New friction brackets have been installed around the column to accommodate the jacking systemImbsen & Associates, Inc.
Jacks support the superstructure after workers removed the existing bearing and before the installation of the new friction pendulum bearing. Friction brackets have been installed around the column to accommodate the jacking system.

As with the main spans, hydraulic jacks enabled the workers to install the bearings in the eastern approaches under normal traffic flow. The jacks-supported by the newly retrofitted footings and cross frames-required a maximum jacking load of 45,400 kilograms (100,000 pounds).

As with the main spans, hydraulic jacks enabled the workers to install the bearings in the eastern approaches under normal traffic flow. The jacks-supported by the newly retrofitted footings and cross frames-required a maximum jacking load of 45,400 kilograms (100,000 pounds).

The contractor removed and replaced the existing cross-frame system. The new cross frame, located at every pier location, consists of builtup steel I-beams bolted between each steel girder and drilled and bonded to the bridge deck. Shear blocks also were installed at several locations to control lateral movement during a seismic event.

Seismic Monitoring

In conjunction with the retrofit, The University of Memphis will install a seismic instrumentation system to monitor the performance of the Hernando DeSoto Bridge during an event. The system will consist of 114 sensors at 38 locations on the main channel spans. The Hernando DeSoto Bridge will be the first existing long-span bridge in the New Madrid Seismic Zone to be instrumented for seismic monitoring.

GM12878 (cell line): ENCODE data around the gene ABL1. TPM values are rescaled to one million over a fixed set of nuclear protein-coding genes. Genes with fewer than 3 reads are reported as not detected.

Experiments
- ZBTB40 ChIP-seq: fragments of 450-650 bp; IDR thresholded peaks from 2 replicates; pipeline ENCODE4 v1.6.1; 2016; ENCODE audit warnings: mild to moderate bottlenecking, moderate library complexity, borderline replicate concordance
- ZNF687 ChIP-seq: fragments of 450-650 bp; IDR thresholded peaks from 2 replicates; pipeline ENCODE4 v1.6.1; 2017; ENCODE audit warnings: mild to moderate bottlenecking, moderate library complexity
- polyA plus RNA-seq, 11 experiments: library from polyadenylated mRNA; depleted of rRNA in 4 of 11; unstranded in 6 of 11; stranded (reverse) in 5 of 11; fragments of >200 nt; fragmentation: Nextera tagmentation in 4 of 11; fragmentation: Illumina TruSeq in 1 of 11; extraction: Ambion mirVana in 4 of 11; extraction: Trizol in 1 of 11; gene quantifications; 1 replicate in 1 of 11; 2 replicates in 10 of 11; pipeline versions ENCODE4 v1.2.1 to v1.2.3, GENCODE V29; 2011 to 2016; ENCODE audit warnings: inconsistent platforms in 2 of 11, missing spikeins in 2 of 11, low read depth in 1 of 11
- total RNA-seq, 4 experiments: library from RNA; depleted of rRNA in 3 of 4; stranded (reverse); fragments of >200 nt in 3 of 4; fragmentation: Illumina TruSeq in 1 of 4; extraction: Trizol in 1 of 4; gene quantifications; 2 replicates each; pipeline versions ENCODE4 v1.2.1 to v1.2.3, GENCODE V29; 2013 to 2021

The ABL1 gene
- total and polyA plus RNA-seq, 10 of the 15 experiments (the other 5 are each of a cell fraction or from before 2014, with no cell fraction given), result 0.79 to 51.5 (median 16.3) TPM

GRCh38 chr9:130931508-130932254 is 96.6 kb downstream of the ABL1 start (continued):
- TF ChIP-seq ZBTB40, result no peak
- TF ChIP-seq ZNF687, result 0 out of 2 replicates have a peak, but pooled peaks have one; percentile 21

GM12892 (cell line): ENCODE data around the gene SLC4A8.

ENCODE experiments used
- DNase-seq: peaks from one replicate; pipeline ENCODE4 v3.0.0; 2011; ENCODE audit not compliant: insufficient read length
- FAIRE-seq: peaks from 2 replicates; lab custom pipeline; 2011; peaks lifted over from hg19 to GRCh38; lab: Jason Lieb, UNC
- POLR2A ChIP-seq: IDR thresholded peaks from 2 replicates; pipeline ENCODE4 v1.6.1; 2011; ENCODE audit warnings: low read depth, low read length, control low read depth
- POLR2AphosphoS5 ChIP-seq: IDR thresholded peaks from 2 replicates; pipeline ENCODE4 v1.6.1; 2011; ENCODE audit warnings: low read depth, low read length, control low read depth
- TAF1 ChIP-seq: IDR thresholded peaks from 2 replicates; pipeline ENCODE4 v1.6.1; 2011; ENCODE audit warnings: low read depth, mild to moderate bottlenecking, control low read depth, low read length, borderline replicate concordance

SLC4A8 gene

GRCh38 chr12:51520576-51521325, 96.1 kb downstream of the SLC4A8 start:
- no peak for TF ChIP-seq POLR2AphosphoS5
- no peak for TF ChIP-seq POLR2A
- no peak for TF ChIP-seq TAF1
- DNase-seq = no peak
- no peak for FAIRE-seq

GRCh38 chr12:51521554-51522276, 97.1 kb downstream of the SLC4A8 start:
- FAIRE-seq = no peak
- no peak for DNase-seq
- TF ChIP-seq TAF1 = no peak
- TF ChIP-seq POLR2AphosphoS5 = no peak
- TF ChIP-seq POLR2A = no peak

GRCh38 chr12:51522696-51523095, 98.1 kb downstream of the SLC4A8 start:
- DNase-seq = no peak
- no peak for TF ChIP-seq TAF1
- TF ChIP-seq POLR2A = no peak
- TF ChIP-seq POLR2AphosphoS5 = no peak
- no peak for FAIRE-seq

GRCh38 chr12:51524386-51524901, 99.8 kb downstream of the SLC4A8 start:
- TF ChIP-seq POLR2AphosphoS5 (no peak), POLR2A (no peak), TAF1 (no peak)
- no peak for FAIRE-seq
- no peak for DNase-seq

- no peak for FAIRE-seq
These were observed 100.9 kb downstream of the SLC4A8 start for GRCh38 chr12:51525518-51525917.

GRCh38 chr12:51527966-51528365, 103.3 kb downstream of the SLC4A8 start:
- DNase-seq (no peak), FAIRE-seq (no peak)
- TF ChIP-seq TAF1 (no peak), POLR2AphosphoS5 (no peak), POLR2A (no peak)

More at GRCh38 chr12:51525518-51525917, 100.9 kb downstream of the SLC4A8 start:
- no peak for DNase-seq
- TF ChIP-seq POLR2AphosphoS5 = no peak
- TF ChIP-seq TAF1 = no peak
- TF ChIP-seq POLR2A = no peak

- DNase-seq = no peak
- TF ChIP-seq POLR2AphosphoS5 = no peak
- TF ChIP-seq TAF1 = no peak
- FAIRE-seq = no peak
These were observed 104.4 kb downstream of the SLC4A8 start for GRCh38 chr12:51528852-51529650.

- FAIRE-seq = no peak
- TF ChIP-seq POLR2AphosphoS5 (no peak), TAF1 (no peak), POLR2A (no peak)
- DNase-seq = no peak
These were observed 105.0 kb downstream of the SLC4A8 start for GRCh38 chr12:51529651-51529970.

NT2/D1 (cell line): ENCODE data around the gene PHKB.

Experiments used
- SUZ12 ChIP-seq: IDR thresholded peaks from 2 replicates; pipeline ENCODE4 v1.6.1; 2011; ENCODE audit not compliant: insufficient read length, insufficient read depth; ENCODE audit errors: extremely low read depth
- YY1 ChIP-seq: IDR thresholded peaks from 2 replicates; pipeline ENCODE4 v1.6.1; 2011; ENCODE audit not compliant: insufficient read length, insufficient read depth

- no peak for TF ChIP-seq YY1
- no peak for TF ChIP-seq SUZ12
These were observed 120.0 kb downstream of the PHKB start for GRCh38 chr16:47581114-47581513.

The data collected from the sensors during small seismic events will be used to verify or enhance the current mathematical models that researchers use to predict movements under larger events. The project not only will improve predictions of the performance of this particular bridge but also will help advance seismic codes and future bridge designs.

"To date, there is little data available describing the response of longspan bridges to seismic activities," says Paul Sharp, team leader for technical programs at FHWA.

"The installation of a seismic instrumentation system to monitor this structure's response to smaller events should prove to be invaluable toward predicting the effectiveness of an isolation-based design for future retrofit projects. Future plans may include an early warning system that would be based on exceeding certain thresholds, alerting DOT engineers of a need for response."

Looking Ahead

Work completed to date on the bridge already has made this project a pioneer in seismic design and construction. Upon completion, the Hernando DeSoto Bridge will safely endure an earthquake with a magnitude of 7.0 on the Richter scale with little to no damage.

Presently, State and Federal sources have invested almost $72 million in combined funds for the construction.

FHWA and the Arkansas and Tennessee agencies are working closely to achieve goals that can benefit the transportation system as a whole, preparing the region to endure and recover quickly in the event of an earthquake. This project demonstrates that new technology and teamwork within the transportation community can build a healthier, safer future.

Rebecca Jaramilla, P.E., currently serves as the assistant bridge engineer in the FHWA Tennessee Division Office. Her role covers all aspects of bridges including design, construction, and in-service inspection. Prior to her current position with FHWA, Jaramilla worked for the U.S. Army Corps of Engineers as a structural engineer in Chicago. She holds a professional engineering license in Tennessee and has a B.S. in engineering from the University of Illinois at Chicago.

For more information, contact Becky Jaramilla at 615-781-5758 or rebecca.jaramilla@fhwa.dot.gov.